London Fashion Week faces yet another virtual showing for Autumn/Winter 2021


It is a digital affair once again for the Autumn/WInter 2021 shows of London Fashion Week. Pictured here is London based menswear brand Nicholas Daley. Photo: Instagram/@londonfashionweek

After an online New York Fashion Week, London Fashion Week begins on Friday (Feb 19) on a virtual format due to a coronavirus lockdown.

Mainstays like Victoria Beckham are shunning the event, but others like Burberry will embrace the online format.

Despite the absence of global celebrities and fashionistas, designers such as Turkey's Bora Aksu, Britain's Molly Goddard and Ireland's Simone Rocha will stream their collections on the London Fashion Week website.

Most of the 94 designers participating in the show will broadcast video highlights of their collections showcasing menswear, womenswear or mixed fashions in an event that is now gender-neutral.

Read more: Visual magic or digital noise? Fashion makes the best of online-only shows

Monday (Feb 22) will see British brand Burberry – known for its tailored trenchcoats – will present its menswear Autumn/Winter collection for 2021, designed by Italian creative director Riccardo Tisci.

In September, the brand presented its Spring/Summer 2021 collection in a film set in the middle of a forest and broadcast live on Twitch.

The streaming platform has grown in popularity, broadcasting live video gameplay and offering the possibility of live commentary. More than 40,000 people watched the innovative show, which could be viewed from different perspectives.

Impact of Brexit

Former Spice Girl and designer Victoria Beckham presented her creations a few days before London Fashion Week. Her collection, as she explained, mixes the seasons and aims to be "optimistic but realistic".

Beckham has been living under coronavirus lockdown in Florida, where her husband, former England football captain David Beckham, is now one of the co-owners of the American professional soccer club Inter Miami.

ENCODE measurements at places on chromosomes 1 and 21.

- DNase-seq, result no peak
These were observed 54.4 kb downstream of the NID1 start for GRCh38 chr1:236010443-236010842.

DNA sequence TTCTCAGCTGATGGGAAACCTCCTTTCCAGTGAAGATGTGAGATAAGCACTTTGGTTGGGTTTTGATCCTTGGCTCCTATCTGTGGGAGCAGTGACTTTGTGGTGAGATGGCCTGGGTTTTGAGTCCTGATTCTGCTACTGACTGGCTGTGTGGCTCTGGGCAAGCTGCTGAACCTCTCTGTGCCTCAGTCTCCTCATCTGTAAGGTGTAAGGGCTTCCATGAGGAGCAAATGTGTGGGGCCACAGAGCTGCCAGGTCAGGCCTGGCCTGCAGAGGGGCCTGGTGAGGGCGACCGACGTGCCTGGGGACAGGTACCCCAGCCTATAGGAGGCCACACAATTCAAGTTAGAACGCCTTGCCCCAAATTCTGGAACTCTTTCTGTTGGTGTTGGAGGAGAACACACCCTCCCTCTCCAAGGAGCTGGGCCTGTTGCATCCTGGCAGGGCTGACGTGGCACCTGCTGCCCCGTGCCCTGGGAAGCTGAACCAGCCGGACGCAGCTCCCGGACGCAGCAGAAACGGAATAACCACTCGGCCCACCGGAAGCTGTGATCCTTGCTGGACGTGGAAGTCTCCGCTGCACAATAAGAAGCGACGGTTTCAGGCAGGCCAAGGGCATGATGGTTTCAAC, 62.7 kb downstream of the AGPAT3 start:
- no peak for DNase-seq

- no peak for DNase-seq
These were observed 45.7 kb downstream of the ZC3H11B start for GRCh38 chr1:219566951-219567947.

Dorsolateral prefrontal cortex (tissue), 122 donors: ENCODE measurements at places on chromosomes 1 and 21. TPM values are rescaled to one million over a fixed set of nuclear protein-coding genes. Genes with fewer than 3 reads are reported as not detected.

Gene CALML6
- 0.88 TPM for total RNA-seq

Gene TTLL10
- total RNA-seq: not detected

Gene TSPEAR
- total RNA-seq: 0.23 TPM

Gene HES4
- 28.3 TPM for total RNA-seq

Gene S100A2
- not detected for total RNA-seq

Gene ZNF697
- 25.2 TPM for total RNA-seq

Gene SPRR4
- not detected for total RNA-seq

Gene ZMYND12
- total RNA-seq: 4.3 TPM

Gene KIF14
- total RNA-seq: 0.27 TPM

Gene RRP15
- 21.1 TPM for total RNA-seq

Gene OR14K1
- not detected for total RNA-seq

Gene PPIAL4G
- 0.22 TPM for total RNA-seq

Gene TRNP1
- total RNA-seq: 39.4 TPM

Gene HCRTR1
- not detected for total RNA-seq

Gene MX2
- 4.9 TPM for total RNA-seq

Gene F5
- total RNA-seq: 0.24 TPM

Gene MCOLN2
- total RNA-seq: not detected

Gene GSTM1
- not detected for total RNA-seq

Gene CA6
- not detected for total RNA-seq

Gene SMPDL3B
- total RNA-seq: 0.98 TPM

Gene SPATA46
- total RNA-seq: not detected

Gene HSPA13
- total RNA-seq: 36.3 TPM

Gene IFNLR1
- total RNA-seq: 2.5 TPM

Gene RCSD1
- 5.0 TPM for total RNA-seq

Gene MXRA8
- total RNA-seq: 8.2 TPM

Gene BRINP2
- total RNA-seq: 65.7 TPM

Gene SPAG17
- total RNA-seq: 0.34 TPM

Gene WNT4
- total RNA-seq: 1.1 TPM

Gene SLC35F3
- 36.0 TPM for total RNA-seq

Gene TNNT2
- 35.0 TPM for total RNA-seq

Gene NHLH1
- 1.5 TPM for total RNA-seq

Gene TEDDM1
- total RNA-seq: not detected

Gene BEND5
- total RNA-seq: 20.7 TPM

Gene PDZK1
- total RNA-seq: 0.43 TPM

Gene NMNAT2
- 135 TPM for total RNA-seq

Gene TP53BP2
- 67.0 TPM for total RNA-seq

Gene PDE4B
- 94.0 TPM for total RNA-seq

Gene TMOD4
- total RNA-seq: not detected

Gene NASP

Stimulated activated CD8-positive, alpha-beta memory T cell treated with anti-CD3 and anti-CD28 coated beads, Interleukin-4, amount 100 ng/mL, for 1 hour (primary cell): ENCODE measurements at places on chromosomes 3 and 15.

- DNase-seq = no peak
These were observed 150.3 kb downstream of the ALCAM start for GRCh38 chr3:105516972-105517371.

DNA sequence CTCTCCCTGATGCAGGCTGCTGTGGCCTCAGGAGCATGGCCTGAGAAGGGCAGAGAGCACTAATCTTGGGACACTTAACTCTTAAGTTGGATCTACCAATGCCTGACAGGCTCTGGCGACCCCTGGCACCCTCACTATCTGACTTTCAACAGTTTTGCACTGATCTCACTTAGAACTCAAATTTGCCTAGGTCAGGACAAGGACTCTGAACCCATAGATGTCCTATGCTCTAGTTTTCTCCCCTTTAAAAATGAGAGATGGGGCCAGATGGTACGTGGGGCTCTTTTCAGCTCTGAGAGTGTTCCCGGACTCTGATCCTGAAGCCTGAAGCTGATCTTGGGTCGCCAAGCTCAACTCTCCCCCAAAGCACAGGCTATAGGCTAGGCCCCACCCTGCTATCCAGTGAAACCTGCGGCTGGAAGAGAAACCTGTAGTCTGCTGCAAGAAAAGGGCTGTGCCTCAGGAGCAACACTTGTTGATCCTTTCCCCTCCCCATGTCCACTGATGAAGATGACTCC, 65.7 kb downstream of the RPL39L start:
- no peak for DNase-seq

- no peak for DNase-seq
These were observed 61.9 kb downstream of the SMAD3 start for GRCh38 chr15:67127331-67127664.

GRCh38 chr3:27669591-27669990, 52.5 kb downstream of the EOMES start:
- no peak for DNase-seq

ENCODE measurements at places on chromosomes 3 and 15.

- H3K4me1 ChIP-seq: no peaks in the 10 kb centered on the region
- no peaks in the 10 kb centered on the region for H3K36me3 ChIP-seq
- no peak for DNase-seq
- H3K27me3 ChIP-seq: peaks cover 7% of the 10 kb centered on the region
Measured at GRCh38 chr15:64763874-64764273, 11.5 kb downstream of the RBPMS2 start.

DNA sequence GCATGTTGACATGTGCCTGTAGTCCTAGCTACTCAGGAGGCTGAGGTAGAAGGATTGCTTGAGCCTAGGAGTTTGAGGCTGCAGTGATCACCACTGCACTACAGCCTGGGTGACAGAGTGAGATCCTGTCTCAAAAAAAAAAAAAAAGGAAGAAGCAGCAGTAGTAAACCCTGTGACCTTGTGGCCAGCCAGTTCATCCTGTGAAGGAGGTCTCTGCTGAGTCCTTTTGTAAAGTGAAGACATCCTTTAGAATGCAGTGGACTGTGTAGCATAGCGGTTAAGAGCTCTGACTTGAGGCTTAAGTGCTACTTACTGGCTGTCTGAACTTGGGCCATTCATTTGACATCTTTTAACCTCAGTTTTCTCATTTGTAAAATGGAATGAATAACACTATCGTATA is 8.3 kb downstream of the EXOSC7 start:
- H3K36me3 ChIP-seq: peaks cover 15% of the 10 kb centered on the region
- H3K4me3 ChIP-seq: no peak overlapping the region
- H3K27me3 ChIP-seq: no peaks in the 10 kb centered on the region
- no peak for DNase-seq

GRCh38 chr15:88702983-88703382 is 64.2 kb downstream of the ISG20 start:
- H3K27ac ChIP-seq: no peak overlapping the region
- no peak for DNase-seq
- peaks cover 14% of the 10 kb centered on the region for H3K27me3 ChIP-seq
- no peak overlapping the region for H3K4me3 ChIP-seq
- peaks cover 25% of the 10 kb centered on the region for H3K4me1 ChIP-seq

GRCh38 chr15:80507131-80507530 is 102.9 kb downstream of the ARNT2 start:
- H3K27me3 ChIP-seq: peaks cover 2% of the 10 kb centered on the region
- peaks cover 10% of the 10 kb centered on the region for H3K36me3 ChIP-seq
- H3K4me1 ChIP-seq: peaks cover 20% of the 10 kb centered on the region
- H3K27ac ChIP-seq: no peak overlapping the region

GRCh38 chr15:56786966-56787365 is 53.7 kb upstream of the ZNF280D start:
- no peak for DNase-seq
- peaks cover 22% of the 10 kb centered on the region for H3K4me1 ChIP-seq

During the pandemic, the former pop star said "people still want to dress up" but with "a need for comfort". Her designs include military details that evoke a "sense of protection – a toughness", she added.

Her collection also exhibits a lighter, more delicate side with dresses made from Jersey fabric or with prints of flowers and goldfish. The more joyful designs are in stark contrast to the grim outlook for the fashion industry in Britain, seriously impacted by the pandemic.

Read more: Haute couture designers turn to arthouse filmmakers for online fashion week

The UK suffered more than 118,000 Covid-19 deaths and has been under national lockdown measures since January.

The fashion sector, which employs more than 890,000 people and contributed £35 billion (RM198 billion)) to the UK GDP in 2019, has also been hit by Brexit and the end of free movement between the EU and the island nation.

In early February, hundreds of fashion figures – including top former models like Twiggy and Yasmin Le Bon – signed an open letter, coordinated by the industry forum fashion Roundtable, warning the sector risked being decimated because of Brexit.

To increase the visibility of young talent in the pandemic, the British fashion Council, which represents the industry, has partnered with the social media giant TikTok.

The umbrella organisation has also joined forces with Clearpay, a group allowing customers to "buy now pay later" to boost sales. – AFP

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